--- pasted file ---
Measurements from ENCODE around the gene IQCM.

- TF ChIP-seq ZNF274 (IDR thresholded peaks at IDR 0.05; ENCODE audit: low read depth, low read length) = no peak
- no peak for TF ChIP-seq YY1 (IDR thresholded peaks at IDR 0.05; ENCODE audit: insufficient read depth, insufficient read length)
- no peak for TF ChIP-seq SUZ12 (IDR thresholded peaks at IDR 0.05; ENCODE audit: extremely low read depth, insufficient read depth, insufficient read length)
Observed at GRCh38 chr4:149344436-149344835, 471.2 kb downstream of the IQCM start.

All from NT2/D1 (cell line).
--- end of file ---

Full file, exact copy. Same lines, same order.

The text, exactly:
Measurements from ENCODE around the gene IQCM.

- TF ChIP-seq ZNF274 (IDR thresholded peaks at IDR 0.05; ENCODE audit: low read depth, low read length) = no peak
- no peak for TF ChIP-seq YY1 (IDR thresholded peaks at IDR 0.05; ENCODE audit: insufficient read depth, insufficient read length)
- no peak for TF ChIP-seq SUZ12 (IDR thresholded peaks at IDR 0.05; ENCODE audit: extremely low read depth, insufficient read depth, insufficient read length)
Observed at GRCh38 chr4:149344436-149344835, 471.2 kb downstream of the IQCM start.

All from NT2/D1 (cell line).